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A war of words: the ASEAN foreign ministers meeting aftermath

The ASEAN Foreign Ministers (AMM) meeting from 23-26 July in Laos failed to reference The Hague 12 July arbitral award that ruled China’s claims in the South China Sea as illegal. Following this Chinese triumph, the Chinese Foreign Minister Wang Yi was in full swing:

'It seems like certain countries from outside the region have got all worked up keeping the fever high'.

The deliberate and not so subtle reference to the US as a ‘certain country’ from outside the region coupled with the rhetoric of ‘keeping the fever high’ denotes China’s antagonism towards outside interference in the South China Sea maritime disputes. This targeted and emotionally infused statement from Wang Yi demonstrates his often-undiplomatic aura and moreover the power struggle between China and the US and its allies in the region. Wang’s statement also sheds light on China’s position towards the illegitimacy of the 12 July Hague ruling, where Chinese state media labelled the Permanent Court of Arbitration a ‘puppet’ of external forces.

The ASEAN joint communiqué on the 26 July echoed apprehension over the South China Sea dispute. It stated that ‘we remain seriously concerned over recent and ongoing developments’, whilst simultaneously failing to mention The Hague international arbitration ruling or naming China in the communiqué at all. Without any mention of the 12 July Hague ruling in favour of the Philippines, the AMM summit is a victory for China, who hold that maritime disputes in the South China Sea should be settled bilaterally.

The absence of any mention of The Hague ruling in a joint communiqué showed the weakness of ASEAN as a bloc and the growing influence of China, particularly in Cambodia. Cambodia’s blocking of any reference to The Hague ruling is no surprise, rather it is a contemporary pattern evidenced by Cambodia’s obstruction to a joint communiqué on the South China Sea issue in 2012.

Whilst China contends that a US$600 million dollar aid delivery to Cambodia has no strings attached, according to John Ciorciari from the University of Michigan, significant investment and aid in the region has benefited the geopolitical interests of Beijing. According to Ciorciari, aid to Cambodia has helped shape ASEAN communiqué’s in the language of Beijing’s vested interests. The triumph of Chinese interests in both 2012 and in this week’s AMM point towards what Ernest Z. Bower writing for the Centre of Strategic and International Studies argued: ‘China’s promotion of a splintered ASEAN’ for strategic interests. Although Bower’s contention dates back to 2012, his analysis provides an important window into how the watered down language of the ASEAN joint communiqué and China’s influence over Cambodia is a prominent soft power tool in the repertoire of Beijing’s arsenal.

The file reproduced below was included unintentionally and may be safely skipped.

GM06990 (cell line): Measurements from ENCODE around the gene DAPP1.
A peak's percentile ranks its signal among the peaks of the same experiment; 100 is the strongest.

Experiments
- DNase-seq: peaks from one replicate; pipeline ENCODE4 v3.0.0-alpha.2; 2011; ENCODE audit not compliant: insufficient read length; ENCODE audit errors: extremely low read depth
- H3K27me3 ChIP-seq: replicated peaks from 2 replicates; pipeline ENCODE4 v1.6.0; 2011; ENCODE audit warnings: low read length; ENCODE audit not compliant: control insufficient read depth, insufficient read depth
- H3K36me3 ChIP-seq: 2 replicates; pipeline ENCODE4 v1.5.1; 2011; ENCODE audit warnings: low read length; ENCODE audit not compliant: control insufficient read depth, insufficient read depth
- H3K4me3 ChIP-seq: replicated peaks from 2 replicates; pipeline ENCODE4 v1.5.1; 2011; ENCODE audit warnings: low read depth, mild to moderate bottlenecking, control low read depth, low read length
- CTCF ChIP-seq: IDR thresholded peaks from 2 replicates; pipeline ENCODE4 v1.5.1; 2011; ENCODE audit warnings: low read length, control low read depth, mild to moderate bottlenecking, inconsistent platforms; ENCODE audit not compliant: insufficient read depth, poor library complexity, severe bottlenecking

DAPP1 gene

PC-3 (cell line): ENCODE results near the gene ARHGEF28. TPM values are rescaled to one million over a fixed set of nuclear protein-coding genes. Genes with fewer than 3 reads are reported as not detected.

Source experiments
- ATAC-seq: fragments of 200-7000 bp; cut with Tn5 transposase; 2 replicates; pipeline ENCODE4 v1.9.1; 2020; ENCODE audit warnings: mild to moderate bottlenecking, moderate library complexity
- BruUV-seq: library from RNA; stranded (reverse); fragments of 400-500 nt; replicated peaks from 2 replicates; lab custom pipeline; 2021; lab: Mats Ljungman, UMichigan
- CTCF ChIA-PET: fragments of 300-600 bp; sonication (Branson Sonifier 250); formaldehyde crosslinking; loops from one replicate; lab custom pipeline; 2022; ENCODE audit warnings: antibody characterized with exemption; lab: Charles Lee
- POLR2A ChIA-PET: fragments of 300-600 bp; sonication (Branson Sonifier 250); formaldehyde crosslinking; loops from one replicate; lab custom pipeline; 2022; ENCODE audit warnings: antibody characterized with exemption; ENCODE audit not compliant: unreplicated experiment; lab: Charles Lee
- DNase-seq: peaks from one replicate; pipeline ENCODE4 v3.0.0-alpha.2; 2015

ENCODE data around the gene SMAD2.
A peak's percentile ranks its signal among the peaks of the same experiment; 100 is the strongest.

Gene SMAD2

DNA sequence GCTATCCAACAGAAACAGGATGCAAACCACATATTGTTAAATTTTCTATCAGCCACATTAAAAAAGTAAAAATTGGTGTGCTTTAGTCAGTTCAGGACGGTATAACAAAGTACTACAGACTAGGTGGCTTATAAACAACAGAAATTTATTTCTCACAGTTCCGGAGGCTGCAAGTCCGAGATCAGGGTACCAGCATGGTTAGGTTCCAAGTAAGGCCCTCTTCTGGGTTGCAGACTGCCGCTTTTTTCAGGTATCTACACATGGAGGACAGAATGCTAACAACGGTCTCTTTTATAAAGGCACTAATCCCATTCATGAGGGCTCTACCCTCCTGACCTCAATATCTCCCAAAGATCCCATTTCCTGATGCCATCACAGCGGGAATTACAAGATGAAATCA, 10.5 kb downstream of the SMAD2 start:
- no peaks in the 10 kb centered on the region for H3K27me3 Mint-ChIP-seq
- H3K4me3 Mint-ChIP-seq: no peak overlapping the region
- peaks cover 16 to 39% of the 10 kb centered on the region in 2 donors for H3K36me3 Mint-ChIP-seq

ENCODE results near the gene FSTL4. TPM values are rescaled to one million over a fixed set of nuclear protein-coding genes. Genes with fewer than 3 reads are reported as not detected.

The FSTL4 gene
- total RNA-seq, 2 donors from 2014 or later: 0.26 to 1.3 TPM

With the ASEAN communiqué failing to reference The Hague ruling, foreign ministers from the US, Japan and Australia meeting on the sidelines of the talks in a joint statement expressed opposition to ‘unilateral actions that affect the status quo’ in the South China Sea. This was followed by the call for an international based order with ‘China and the Philippines to abide by the arbitral award of 12 July in the Philippines-China arbitration’. The language at the heart of this joint statement was perceived as divisive and antagonising in the eyes of Beijing.

Firing back, Chinese Foreign Minister Wang Yi heavily criticised the trilateral statement, condemning the US, Japan and Australia as ‘fanning the flames’, accompanied by an equally incensed statement stating that ‘now is the time to test whether you are peacemakers or troublemakers’. These fighting words from Wang Yi depict how the South China Sea is an arena in which Beijing will not easily retreat and the ‘troublemakers’ in the region will only intensify the possibility of conflict.

Whether the 12 July Hague ruling is legitimate or not, with China’s triumph at the ASEAN Foreign Minister’s meeting, the ball is once again in Washington’s court.

Thomas Penfold holds a Master of International Relations from the University of Melbourne, has worked in Laos and is interested in international security and global political risk.

Image credit: Kremlin RU (Kremlin Wiki: Commons)

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